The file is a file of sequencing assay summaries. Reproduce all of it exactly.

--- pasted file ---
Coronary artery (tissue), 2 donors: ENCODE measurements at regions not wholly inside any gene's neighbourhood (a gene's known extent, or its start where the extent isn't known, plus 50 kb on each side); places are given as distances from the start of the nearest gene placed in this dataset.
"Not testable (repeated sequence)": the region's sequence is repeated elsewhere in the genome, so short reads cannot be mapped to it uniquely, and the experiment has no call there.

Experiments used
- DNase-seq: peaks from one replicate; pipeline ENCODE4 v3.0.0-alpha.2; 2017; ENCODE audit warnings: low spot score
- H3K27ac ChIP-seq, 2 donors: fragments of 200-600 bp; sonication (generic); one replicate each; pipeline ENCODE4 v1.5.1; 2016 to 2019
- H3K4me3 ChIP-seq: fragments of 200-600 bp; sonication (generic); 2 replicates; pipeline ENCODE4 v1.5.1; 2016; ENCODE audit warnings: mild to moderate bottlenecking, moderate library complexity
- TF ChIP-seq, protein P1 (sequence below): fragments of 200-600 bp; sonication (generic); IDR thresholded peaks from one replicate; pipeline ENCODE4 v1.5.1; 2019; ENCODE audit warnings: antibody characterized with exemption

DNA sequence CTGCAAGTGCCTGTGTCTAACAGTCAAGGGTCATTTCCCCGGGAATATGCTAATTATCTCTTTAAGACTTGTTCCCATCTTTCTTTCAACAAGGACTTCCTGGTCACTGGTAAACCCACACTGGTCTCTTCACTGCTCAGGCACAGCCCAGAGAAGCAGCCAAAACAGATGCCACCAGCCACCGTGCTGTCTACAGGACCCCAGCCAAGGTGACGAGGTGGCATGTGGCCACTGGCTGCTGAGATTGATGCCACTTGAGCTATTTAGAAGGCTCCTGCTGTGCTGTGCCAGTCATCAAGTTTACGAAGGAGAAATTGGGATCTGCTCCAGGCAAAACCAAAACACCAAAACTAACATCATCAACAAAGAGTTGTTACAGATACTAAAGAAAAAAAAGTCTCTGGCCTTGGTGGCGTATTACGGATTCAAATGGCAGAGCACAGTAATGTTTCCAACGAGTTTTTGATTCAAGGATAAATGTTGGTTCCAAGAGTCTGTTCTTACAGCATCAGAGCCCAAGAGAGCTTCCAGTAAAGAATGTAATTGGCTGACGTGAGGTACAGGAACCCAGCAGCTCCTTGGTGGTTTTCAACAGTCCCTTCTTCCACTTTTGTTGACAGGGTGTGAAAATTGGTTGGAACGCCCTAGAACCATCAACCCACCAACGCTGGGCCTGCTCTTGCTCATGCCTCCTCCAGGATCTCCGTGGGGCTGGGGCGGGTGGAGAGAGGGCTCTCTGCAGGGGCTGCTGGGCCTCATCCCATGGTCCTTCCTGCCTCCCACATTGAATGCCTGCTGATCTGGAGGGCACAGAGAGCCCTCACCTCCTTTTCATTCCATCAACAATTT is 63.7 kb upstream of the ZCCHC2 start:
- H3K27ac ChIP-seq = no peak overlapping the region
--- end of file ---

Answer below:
Coronary artery (tissue), 2 donors: ENCODE measurements at regions not wholly inside any gene's neighbourhood (a gene's known extent, or its start where the extent isn't known, plus 50 kb on each side); places are given as distances from the start of the nearest gene placed in this dataset.
"Not testable (repeated sequence)": the region's sequence is repeated elsewhere in the genome, so short reads cannot be mapped to it uniquely, and the experiment has no call there.

Experiments used
- DNase-seq: peaks from one replicate; pipeline ENCODE4 v3.0.0-alpha.2; 2017; ENCODE audit warnings: low spot score
- H3K27ac ChIP-seq, 2 donors: fragments of 200-600 bp; sonication (generic); one replicate each; pipeline ENCODE4 v1.5.1; 2016 to 2019
- H3K4me3 ChIP-seq: fragments of 200-600 bp; sonication (generic); 2 replicates; pipeline ENCODE4 v1.5.1; 2016; ENCODE audit warnings: mild to moderate bottlenecking, moderate library complexity
- TF ChIP-seq, protein P1 (sequence below): fragments of 200-600 bp; sonication (generic); IDR thresholded peaks from one replicate; pipeline ENCODE4 v1.5.1; 2019; ENCODE audit warnings: antibody characterized with exemption

DNA sequence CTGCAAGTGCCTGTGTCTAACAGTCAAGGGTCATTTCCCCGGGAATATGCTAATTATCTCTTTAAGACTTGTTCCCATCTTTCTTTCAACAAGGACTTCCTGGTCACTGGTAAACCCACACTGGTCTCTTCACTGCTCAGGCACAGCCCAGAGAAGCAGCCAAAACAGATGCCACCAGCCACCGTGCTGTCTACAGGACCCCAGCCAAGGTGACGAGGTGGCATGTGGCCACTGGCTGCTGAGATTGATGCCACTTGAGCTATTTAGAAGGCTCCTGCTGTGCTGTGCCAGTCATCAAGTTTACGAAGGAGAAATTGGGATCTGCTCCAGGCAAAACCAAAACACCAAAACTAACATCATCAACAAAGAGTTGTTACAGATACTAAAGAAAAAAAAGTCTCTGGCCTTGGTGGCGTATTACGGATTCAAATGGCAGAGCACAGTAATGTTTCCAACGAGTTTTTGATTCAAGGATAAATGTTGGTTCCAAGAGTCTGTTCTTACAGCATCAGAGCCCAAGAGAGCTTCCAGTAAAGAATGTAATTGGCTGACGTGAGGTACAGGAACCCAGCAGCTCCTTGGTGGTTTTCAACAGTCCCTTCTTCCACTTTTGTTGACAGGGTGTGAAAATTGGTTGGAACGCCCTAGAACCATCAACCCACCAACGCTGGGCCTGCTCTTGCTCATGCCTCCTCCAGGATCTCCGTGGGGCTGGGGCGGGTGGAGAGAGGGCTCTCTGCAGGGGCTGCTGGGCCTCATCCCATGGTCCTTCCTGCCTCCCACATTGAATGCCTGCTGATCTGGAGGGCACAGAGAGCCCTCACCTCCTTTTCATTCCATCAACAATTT is 63.7 kb upstream of the ZCCHC2 start:
- H3K27ac ChIP-seq = no peak overlapping the region